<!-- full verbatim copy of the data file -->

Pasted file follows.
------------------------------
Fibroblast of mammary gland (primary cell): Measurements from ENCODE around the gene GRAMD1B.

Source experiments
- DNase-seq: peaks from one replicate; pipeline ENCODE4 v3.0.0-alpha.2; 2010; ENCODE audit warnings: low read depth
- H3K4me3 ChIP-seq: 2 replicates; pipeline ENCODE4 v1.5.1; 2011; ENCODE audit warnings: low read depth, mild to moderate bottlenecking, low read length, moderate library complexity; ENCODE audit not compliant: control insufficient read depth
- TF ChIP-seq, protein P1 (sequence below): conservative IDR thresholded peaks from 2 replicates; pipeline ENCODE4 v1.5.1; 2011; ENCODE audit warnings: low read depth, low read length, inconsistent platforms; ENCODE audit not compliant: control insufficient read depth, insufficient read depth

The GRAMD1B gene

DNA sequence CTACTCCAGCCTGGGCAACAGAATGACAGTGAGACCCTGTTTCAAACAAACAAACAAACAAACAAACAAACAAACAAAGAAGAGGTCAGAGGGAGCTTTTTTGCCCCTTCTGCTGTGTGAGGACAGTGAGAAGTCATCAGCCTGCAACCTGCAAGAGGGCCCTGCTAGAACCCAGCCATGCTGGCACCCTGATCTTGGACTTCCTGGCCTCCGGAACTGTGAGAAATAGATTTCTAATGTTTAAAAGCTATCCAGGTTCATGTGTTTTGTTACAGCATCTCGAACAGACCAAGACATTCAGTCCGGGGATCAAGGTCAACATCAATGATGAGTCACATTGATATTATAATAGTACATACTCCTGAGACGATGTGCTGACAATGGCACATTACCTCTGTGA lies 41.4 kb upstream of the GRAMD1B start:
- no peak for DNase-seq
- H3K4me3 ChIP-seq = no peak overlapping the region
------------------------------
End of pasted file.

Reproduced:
Fibroblast of mammary gland (primary cell): Measurements from ENCODE around the gene GRAMD1B.

Source experiments
- DNase-seq: peaks from one replicate; pipeline ENCODE4 v3.0.0-alpha.2; 2010; ENCODE audit warnings: low read depth
- H3K4me3 ChIP-seq: 2 replicates; pipeline ENCODE4 v1.5.1; 2011; ENCODE audit warnings: low read depth, mild to moderate bottlenecking, low read length, moderate library complexity; ENCODE audit not compliant: control insufficient read depth
- TF ChIP-seq, protein P1 (sequence below): conservative IDR thresholded peaks from 2 replicates; pipeline ENCODE4 v1.5.1; 2011; ENCODE audit warnings: low read depth, low read length, inconsistent platforms; ENCODE audit not compliant: control insufficient read depth, insufficient read depth

The GRAMD1B gene

DNA sequence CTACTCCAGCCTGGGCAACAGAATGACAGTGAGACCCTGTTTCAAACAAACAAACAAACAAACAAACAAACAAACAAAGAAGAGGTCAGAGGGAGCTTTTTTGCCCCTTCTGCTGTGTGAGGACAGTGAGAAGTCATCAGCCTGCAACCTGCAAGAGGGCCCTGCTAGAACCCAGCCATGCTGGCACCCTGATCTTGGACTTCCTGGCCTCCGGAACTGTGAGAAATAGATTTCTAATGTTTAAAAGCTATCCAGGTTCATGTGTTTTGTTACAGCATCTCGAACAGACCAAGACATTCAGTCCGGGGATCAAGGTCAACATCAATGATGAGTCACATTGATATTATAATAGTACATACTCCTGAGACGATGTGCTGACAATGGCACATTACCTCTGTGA lies 41.4 kb upstream of the GRAMD1B start:
- no peak for DNase-seq
- H3K4me3 ChIP-seq = no peak overlapping the region